The other plotters were factional operatives, but not parliamentary outsiders. Mark Arbib, David Feeney and Don Farrell are senators. Bill Shorten is an MP. In announcing his retirement from Parliament this week, Arbib acknowledged to colleagues that among the plotters he was the "faceless man" whose face was most closely associated in the public mind with the coup.
The power and effectiveness of the union sway over the caucus goes a long way to explaining how the party's choice of leader could be so starkly out of line with public sentiment. It is a party that owes its first allegiance to the unions.
How is Gillard delivering to the unions? The list is long. It includes the government's manufacturing support plan abolition of the watchdog against thuggery in the construction industry, the Australian Building Construction Commission supporting the pay claim by community workers with not only a joint submission to Fair Work Australia but also an announcement of $2 billion in taxpayer funding before the FWA decision including in all government contracts the principles of the Clean Start campaign to organise cleaners under the union United Voice signing up to the new transport workers' safe rates campaign for truckies and supporting the AWU's general employee entitlements redundancy scheme for redundancy payments.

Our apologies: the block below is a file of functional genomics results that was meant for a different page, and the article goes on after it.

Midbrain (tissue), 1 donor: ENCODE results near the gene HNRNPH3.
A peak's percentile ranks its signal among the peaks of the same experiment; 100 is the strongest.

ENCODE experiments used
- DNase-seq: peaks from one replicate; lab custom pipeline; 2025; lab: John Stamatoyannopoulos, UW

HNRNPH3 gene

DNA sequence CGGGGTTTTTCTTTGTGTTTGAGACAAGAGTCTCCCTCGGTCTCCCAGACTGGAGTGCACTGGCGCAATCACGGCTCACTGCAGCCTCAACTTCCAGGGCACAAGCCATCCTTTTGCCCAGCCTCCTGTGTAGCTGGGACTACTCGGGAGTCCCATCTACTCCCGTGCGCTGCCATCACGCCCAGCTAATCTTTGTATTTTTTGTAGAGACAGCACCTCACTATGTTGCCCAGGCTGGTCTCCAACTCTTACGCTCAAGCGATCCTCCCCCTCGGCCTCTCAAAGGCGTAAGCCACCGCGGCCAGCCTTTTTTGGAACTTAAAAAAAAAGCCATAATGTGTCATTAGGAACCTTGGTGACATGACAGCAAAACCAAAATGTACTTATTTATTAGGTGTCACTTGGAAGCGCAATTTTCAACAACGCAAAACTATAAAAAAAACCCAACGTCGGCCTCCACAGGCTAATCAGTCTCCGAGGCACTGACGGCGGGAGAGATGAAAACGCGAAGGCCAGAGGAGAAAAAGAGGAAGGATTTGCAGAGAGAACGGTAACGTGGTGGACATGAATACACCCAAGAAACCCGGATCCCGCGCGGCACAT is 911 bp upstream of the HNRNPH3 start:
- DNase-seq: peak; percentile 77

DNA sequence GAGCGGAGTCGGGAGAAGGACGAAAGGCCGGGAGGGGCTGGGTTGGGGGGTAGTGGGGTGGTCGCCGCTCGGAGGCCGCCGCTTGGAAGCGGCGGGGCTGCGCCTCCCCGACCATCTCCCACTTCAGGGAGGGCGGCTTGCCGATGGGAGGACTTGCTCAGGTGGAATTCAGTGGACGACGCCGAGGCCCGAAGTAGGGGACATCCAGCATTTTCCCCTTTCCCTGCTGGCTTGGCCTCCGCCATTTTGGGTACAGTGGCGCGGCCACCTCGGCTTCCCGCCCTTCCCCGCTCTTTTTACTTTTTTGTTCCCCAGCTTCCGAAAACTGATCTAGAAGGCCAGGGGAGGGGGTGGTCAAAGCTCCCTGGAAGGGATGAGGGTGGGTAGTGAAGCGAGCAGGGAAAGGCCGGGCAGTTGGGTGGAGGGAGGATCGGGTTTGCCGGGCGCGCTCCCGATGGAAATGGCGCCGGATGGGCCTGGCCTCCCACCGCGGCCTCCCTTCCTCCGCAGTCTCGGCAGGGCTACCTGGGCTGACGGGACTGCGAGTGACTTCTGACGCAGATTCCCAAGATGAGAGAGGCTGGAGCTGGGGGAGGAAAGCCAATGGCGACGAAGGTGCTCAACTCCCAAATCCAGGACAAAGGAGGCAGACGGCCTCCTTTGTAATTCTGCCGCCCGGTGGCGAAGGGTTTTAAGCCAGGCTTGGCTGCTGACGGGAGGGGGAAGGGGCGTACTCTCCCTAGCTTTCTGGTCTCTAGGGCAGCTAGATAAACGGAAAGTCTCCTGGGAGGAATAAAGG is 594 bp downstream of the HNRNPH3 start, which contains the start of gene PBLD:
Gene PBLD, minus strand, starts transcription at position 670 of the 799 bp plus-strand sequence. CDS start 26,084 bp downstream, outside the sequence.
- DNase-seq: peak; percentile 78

In power, Rudd would not acknowledge the power of unions to make demands of the government. In appealing for support for this week's challenge, he made a big concession. Rudd offered to return to the factions the power to choose a Rudd ministry. He went down on bended knee before the unions and factions. They took the opportunity to cut off his head.
Peter Hartcher is the political editor.